"Ah but in such an ugly time the true protest is beauty." Phil Ochs, who wrote those words, was very possibly the last great romantic folk singer. America was his lifelong lover, and he embraced her ideals even
as he distanced himself from her actions. While many of his fellow Vietnam-era activists believed that the country was rotten to the core, Ochs, like his idol, Woody Guthrie, had an almost Capra-like faith in the American people's essential goodness. But whenever government, industry, religion or apathy threatened American values, Ochs displayed lyrical teeth as sharp as those of any Mississippi police dog.
Rhino's long-overdue triple-CD Ochs box, "Farewells & Fantasies," attempts to place his music within a historical context while simultaneously showing its considerable contemporary value. To that end, Rhino has licensed songs from each of his studio albums, plus live tracks and rarities, and created the most impressive packaging in recent memory: an expensive-looking 6-by-10-inch, 98-page hardcover book, the CDs tastefully enclosed in flaps on the inside front and back covers.
Ochs fans are notoriously rabid. This was true during his lifetime, but even more so since he committed suicide in April 1976 at the age of 35. In death, he has inspired not one but two biographies (the better being last year's "There but for Fortune" by Michael Schumacher) and dozens of cover versions by artists ranging from Billy Bragg to They Might Be Giants. The majority of his catalog is currently in print.
Therein lies the problem with "Farewells & Fantasies." Anybody who simply wants to hear the album that carried them through their own protest years can already buy "Phil Ochs in Concert" (also on Rhino). No doubt there exist a few rich ex-leftists who will buy a box that they won't listen to, simply to show it off, but the bulk of the audience for a 53-song Phil Ochs box are knowledgeable, dedicated fans who want to hear music that's not readily available. Instead, "Farewells & Fantasies" includes every single track of "In Concert," cleverly sprinkled here and there (the sequencing is more capricious than chronological) so that listeners, most of whom will already have the album, will be none the wiser. Conversely, while the four albums that Ochs did for A&M rank highest on fans' wish lists (none of them are available domestically on CD), they are underrepresented here, and many of the tracks used are ill-chosen. Instead of including the original studio recording of "Tape From California," one of his best-known post-protest compositions, the compilers chose the severely truncated live version from "Gunfight at Carnegie Hall."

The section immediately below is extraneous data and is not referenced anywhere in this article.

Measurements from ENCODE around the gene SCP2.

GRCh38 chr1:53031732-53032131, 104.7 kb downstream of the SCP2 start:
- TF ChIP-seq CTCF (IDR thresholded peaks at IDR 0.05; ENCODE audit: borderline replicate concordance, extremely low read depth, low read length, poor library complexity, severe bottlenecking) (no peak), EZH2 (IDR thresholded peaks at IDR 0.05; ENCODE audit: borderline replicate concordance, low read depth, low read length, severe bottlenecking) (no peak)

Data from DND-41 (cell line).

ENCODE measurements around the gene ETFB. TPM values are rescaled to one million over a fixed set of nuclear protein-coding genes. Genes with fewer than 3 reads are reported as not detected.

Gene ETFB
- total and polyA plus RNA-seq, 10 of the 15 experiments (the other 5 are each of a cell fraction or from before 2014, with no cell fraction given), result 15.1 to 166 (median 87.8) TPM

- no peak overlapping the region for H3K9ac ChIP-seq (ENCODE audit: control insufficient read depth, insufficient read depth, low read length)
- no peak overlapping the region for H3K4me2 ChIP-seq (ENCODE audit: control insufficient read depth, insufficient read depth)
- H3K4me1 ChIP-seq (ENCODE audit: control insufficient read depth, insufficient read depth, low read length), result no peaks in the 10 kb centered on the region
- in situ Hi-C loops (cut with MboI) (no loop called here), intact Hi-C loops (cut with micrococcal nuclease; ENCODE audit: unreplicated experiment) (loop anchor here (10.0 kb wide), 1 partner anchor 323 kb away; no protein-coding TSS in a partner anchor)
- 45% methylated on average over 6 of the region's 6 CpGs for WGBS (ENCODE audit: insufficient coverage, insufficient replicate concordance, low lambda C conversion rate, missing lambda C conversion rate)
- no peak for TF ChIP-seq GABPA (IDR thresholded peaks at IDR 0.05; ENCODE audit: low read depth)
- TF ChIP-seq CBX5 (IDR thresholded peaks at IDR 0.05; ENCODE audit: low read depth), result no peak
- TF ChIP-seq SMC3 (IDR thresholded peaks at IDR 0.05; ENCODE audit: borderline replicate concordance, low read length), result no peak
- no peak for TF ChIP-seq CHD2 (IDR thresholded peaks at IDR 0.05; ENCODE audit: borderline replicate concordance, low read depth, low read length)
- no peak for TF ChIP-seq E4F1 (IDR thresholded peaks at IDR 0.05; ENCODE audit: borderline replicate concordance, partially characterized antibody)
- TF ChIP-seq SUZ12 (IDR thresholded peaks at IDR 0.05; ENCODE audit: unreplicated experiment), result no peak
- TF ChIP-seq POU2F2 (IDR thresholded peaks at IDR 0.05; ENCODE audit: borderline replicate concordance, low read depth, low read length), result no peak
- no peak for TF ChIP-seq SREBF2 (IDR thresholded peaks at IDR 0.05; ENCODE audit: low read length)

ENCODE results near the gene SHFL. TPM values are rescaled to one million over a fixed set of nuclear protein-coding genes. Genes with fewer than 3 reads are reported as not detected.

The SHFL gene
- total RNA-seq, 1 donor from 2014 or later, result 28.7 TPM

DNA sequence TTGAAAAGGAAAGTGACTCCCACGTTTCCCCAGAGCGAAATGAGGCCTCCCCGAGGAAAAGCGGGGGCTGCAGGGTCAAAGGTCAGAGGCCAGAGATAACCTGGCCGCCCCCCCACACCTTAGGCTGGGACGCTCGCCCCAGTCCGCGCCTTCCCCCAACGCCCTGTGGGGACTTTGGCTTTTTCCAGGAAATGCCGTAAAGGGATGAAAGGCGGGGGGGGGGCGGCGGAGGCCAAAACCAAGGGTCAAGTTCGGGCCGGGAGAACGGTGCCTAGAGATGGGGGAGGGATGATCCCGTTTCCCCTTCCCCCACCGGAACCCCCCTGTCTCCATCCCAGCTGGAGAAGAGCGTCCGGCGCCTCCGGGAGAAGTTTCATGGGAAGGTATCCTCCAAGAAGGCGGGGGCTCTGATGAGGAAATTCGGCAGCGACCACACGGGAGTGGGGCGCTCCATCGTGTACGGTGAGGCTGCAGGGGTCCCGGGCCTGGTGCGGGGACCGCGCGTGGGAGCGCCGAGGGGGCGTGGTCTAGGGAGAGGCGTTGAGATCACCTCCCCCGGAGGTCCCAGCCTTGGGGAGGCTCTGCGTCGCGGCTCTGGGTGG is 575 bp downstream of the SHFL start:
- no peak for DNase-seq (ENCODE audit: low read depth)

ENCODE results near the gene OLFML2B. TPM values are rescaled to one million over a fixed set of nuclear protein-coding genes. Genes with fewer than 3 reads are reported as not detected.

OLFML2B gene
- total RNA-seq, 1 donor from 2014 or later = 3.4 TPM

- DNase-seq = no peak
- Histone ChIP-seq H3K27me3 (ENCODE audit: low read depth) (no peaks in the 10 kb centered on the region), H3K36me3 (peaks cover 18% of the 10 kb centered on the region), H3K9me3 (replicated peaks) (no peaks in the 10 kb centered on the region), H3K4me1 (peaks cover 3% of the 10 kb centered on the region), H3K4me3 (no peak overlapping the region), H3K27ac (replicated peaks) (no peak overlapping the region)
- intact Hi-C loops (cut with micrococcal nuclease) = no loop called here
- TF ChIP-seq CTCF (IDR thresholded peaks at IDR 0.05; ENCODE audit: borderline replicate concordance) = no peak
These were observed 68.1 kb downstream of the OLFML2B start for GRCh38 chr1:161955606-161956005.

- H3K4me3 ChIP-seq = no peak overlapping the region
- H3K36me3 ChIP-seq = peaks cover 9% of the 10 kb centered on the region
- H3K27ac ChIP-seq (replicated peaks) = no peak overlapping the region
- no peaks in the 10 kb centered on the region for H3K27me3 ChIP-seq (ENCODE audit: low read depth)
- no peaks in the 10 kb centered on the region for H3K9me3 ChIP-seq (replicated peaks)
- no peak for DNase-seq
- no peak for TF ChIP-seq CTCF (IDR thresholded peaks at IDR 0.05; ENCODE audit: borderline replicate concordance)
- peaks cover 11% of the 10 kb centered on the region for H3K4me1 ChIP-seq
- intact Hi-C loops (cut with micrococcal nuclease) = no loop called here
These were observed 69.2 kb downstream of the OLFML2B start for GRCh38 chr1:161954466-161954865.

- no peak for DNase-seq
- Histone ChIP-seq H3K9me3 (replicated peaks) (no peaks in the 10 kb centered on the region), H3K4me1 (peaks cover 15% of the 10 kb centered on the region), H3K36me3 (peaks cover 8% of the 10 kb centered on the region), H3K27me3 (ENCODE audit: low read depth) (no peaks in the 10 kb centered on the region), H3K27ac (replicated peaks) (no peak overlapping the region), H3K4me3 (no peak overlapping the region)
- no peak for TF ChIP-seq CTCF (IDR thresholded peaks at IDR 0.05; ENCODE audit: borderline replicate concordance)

The accompanying book would be a fine introduction to Ochs for high school students, particularly with its lengthy discourses on "the times," which is the scholarly term for that period of the '60s when you just had to be there, man. Rolling Stone news editor Mark Kemp makes the claim that Ochs' music lives on in Public Enemy and Rage Against the Machine. Twice. Ben Edmonds offers better insights in his track commentary, though there are times when one wonders if Rhino were wise to insist he comment on every track regardless of whether he had anything to say. Here's his entry on "Rehearsals for Retirement," in its entirety: "A song of personal surrender, a public admission of defeat."
Other than the book's photos, which are spectacular, the box's saving grace is its stellar sound quality. "White Boots Marching in a Yellow Land" is already available on A&M's best-of "The War Is Over," but only here do its war drums sound as though they're right at your door. Likewise, the excellent, turn-it-up fidelity on "Pretty Smart on My Part" reveals the most rocking acoustic band this side of Nirvana's "Unplugged." In fact, if Ochs were alive and promoting this box, he'd probably be on "Unplugged" -- backed by Teenage Fanclub, playing everything from "I Ain't Marchin' Anymore" to "Chords of Fame," and, of course, wearing his notorious gold suit. That is, if Beck hasn't stolen it from his dressing room ...